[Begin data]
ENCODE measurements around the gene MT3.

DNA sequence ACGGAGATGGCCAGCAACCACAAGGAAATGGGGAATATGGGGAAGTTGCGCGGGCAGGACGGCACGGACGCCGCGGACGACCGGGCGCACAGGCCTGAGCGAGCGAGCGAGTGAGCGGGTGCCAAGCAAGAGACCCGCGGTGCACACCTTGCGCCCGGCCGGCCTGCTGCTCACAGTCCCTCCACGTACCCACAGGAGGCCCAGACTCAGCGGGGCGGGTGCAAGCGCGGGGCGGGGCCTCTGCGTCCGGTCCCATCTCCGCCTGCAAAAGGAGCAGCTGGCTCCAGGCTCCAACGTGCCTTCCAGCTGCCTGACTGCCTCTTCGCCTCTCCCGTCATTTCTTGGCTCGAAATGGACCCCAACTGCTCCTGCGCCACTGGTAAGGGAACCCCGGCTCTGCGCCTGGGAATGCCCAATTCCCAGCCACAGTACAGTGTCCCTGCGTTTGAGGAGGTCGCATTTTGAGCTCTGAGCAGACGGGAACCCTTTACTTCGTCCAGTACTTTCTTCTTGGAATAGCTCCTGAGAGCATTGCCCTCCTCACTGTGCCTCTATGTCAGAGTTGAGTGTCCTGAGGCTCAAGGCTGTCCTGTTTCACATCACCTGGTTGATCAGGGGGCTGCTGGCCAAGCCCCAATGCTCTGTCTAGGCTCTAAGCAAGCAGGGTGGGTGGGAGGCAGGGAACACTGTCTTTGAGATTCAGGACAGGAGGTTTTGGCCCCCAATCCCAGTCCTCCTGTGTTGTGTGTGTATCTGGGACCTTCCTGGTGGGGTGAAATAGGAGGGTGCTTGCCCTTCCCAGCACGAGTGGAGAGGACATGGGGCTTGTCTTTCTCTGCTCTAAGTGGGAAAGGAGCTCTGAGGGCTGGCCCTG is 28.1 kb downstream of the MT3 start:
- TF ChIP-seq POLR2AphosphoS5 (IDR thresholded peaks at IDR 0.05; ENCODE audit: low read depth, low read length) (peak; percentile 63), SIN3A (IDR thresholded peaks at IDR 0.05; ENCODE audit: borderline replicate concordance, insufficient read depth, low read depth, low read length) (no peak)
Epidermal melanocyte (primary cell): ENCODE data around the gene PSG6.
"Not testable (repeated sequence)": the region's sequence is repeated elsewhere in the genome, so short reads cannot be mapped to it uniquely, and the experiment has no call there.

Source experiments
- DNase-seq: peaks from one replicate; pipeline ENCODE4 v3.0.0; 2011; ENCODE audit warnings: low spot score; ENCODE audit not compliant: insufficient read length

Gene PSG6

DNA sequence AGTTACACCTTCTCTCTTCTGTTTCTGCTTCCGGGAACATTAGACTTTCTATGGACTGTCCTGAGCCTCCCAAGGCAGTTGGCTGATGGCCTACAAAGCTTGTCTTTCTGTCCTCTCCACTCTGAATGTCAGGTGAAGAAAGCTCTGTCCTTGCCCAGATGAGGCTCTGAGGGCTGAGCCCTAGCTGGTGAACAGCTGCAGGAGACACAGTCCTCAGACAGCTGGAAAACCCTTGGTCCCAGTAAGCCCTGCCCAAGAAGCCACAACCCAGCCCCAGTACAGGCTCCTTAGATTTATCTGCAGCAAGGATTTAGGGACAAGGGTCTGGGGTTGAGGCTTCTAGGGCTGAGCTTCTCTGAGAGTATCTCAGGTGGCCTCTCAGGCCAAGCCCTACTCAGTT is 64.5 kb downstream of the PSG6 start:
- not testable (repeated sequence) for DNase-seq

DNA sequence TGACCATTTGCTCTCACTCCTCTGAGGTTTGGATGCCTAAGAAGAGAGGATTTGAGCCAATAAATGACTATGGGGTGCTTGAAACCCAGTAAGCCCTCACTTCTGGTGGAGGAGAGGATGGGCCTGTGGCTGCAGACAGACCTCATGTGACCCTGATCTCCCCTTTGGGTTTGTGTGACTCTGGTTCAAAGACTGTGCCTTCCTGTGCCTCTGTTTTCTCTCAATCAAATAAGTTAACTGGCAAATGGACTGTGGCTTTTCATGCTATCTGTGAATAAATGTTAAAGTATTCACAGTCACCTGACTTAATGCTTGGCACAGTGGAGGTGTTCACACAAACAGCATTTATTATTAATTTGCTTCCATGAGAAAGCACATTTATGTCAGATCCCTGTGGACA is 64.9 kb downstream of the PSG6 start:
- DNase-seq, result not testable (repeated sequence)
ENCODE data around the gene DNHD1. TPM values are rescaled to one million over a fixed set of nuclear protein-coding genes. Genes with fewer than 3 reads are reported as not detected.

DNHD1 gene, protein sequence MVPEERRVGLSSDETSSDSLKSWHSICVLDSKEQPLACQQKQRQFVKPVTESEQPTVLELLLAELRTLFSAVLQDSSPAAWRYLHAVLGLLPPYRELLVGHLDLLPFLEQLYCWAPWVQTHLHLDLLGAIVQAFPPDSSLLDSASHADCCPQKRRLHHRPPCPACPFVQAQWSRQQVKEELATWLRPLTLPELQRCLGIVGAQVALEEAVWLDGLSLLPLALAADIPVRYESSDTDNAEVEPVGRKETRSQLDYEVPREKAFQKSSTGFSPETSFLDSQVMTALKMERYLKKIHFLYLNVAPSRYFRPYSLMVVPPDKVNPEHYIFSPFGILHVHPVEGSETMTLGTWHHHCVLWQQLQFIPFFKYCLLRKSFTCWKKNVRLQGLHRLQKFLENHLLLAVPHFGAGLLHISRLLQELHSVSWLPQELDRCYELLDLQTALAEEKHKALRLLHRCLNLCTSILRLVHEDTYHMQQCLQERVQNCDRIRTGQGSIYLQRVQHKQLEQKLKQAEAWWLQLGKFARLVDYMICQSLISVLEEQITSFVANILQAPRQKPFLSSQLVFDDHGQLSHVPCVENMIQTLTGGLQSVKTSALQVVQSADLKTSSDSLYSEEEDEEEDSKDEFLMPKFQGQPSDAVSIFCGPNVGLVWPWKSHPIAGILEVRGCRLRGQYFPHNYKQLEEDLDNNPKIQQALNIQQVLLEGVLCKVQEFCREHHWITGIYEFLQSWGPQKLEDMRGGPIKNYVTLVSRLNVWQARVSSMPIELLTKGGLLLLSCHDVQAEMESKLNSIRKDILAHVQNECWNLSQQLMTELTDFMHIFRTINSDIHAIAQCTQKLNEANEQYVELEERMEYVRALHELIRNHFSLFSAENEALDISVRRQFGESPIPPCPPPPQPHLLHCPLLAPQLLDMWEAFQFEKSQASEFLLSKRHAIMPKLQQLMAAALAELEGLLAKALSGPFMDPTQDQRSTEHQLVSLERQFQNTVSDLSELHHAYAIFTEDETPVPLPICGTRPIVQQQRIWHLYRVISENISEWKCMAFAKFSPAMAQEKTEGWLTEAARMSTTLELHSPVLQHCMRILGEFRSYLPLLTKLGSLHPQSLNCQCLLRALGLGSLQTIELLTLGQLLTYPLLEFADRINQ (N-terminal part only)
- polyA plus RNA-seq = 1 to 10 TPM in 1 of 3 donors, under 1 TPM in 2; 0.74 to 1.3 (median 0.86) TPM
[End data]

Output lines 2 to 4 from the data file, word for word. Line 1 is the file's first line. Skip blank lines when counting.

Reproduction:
DNA sequence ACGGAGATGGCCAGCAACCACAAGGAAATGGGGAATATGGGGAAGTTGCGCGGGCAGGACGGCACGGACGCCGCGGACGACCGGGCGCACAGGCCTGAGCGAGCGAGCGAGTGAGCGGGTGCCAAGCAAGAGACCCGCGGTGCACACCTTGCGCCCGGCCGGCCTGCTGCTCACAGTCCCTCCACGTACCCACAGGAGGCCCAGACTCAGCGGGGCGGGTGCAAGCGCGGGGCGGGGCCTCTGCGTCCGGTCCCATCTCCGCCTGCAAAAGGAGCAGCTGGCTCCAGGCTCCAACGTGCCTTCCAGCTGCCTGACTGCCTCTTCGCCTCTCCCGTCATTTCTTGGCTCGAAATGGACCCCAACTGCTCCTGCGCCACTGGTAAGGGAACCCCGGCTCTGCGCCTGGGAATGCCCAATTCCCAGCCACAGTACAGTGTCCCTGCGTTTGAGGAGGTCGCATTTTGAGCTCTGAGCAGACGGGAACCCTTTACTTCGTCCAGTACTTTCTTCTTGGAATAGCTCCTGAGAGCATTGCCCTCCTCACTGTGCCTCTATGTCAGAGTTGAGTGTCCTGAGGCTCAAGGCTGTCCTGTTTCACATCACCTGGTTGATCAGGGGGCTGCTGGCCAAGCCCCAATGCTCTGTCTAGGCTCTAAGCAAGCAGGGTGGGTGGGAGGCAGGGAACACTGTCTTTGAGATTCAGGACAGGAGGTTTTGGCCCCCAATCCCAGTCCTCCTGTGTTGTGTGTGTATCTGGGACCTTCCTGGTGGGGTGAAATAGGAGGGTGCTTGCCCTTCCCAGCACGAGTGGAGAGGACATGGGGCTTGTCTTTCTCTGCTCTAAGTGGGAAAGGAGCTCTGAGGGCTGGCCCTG is 28.1 kb downstream of the MT3 start:
- TF ChIP-seq POLR2AphosphoS5 (IDR thresholded peaks at IDR 0.05; ENCODE audit: low read depth, low read length) (peak; percentile 63), SIN3A (IDR thresholded peaks at IDR 0.05; ENCODE audit: borderline replicate concordance, insufficient read depth, low read depth, low read length) (no peak)
Epidermal melanocyte (primary cell): ENCODE data around the gene PSG6.